Earlier today, Governor Andrew M. Cuomo stated in a press conference that, he is no longer confident marijuana will be done in this year’s budget. The Governor cited the slow rate of progress as the reasons for his waning confidence. He said, “My advantage is I’ve been to this show before. I’ve seen this movie. Some of my colleagues have not seen the movie. You are two weeks from doing a budget. You have a long lead time to actually get the bills printed and done. The rate of progress does not suggest it’s going to happen.”
You’re watching a football game, they’re down by 30 points at halftime, the end of the third quarter they’re still down by 30 points. You start to get the feeling that they’re not going to make up the 30 points at this rate of progress, right? Half the time is gone and they haven’t made up any points. The progress on marijuana—I’ve had discussions with them on it. There is a wide divide on marijuana. I believe ultimately we can get there and we must get there. I don’t believe we get there in two weeks and also, that’s what the legislative leaders have said, right? And if they say, I don’t think we can get there by the budget, that basically means they’re not get going to get there by the budget, right?”
The Governor was asked if the wide divide was on the ins and outs of the program that would be approved or if there is more of a philosophical divide on whether or not they support allowing legal marijuana?
In response Governor Cuomo stated that, “What happens is, the philosophical dissolves to the practical. In other words, in concept, would it be fine? Yes. Now the PTAs start to call and say, well how do we make sure children aren’t going to get it and it’s not going to be sold near a school and you have to make sure you can’t have a straw purchaser. Can’t be like the old days where Jesse McKinley was underage and he sent in an 18-year-old to buy beer and then he walked down the block and he gave it to him. How do we stop that with marijuana? So now it becomes practical and that’s where we are, right? District Attorneys raise points, Sheriffs raised points, and they’re good points but now you have to work through them.”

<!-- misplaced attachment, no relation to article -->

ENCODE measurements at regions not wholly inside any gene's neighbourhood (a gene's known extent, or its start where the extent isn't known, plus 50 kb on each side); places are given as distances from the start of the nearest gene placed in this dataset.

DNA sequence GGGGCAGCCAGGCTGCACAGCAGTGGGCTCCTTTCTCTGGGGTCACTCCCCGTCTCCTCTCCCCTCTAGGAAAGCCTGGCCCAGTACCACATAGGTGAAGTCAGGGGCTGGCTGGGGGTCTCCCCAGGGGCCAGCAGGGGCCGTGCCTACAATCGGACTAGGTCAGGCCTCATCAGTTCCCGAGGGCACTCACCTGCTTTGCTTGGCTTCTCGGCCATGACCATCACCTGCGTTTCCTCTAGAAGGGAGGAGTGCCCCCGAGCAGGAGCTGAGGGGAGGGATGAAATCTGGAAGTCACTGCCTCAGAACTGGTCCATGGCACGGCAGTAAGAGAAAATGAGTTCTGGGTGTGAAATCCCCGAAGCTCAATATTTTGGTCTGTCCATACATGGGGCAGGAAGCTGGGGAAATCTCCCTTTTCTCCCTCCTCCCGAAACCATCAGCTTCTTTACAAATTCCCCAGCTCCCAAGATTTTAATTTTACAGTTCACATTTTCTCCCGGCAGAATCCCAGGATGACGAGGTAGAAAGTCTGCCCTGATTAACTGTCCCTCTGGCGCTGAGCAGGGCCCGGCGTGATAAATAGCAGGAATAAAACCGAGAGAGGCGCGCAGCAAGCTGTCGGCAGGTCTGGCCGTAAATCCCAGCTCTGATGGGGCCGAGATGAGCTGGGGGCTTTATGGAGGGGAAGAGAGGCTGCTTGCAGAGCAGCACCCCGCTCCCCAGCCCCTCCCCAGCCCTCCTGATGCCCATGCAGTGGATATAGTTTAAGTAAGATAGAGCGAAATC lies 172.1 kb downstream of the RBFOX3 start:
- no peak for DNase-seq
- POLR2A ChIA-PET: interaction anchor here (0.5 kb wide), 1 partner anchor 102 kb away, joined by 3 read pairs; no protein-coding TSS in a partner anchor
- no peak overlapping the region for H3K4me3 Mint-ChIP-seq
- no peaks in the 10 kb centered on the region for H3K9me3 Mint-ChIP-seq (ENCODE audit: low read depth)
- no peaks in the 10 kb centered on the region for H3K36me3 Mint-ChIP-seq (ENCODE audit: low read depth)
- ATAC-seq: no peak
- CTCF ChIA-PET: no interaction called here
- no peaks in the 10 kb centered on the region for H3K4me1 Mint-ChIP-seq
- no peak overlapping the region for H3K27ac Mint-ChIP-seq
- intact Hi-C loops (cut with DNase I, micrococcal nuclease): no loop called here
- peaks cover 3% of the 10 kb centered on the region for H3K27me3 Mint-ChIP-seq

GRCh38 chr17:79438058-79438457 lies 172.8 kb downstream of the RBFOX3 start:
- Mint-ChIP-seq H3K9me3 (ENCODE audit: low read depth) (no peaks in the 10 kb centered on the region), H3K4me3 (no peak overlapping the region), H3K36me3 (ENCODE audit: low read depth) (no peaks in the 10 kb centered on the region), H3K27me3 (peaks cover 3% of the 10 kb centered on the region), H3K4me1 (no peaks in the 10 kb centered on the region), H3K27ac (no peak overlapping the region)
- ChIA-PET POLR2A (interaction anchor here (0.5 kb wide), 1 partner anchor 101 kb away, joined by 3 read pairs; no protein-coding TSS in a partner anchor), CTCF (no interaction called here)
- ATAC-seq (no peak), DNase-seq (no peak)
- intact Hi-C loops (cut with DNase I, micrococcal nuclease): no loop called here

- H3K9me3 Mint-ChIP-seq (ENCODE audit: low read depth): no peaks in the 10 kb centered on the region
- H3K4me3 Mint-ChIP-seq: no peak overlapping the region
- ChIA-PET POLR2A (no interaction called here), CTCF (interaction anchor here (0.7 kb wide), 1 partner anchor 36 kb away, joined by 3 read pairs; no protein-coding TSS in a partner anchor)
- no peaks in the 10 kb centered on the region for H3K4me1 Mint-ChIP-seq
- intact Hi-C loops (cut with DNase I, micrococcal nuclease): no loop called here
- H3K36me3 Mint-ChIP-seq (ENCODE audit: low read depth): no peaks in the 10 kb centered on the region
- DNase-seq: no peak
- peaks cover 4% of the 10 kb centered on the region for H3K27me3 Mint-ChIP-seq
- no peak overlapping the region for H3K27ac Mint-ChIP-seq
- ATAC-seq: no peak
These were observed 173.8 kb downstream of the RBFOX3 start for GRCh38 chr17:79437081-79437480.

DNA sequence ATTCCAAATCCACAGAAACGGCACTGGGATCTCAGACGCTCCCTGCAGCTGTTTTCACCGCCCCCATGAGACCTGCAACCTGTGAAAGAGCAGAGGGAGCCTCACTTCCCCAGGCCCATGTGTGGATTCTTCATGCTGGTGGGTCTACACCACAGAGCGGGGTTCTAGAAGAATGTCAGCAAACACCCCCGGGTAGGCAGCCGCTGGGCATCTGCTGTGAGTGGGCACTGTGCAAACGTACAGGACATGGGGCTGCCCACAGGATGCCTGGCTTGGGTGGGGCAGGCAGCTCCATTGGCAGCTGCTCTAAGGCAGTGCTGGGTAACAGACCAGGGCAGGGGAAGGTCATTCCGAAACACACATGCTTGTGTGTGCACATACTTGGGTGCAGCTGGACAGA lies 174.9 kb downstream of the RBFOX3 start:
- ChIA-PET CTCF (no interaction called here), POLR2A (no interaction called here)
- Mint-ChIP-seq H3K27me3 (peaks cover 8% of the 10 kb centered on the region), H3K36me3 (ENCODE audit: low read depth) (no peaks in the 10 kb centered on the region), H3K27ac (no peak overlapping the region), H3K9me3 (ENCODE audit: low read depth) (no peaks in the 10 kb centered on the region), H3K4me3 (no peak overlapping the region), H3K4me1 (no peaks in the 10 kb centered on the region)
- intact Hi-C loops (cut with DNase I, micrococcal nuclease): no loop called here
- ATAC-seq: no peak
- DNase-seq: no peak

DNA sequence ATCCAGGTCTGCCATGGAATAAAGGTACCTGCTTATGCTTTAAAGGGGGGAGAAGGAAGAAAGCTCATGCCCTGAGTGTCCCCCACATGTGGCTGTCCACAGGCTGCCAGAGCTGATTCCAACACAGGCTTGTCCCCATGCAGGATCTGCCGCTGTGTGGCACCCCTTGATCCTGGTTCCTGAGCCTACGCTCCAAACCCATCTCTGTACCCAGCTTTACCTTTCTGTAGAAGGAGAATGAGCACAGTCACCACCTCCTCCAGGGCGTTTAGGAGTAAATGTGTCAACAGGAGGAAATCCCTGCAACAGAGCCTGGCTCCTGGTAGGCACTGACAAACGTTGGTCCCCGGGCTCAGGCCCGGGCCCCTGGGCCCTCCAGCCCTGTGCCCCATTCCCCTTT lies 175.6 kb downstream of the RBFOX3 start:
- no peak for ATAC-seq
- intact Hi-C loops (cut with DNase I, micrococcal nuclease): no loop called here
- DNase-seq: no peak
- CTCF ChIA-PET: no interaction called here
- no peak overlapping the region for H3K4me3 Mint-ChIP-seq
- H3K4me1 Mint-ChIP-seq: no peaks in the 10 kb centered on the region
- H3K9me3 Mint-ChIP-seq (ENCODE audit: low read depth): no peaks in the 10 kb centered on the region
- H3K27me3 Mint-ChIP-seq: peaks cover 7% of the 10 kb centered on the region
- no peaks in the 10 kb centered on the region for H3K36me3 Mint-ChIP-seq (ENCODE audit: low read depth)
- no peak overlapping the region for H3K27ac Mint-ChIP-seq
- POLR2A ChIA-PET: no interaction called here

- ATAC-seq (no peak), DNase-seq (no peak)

The Governor stated that he wouldn’t agree to a budget that doesn’t include criminal justice reform because he, “does not believe they will do it after the budget.” He thinks the budget is the best chance for criminal justice reform because the budget is a point of reconciliation and it is the strongest point of reconciliation in the year. It forces people to make tough decisions. And it forces legislators to make tough decisions.
I have fought for this for seven years and I am not going to go through another year where we don’t do criminal justice reform, said the Governor. It is racially disparate. We’re talking about young people in Rikers Island, which is the worst jail in the state of New York, I’ve been yelling about it for seven years. Absolutely nothing has happened, nothing. They came up with a ten-year plan to replace Rikers Island. And they’ve made basically zero progress on it. Why? Because it’s Rikers Island. They’re poor, they’re powerless, otherwise they wouldn’t be in Rikers Island. Self-selecting. Like public housing authorities. I’m not going to go through this year and not have criminal justice reform. That is not going to happen. And if we don’t have it in the budget it means we would not get it by the end of the year. I have said I will meet personally with the legislators and try to mediate the criminal justice issues. I have done this in the past. Where we have a controversial issue I will literally take a sub-group of senators from the Senate, assembly people from the Assembly, I will put them in the room, I will lock the door, I will say, “we’re not leaving until we have a resolution.”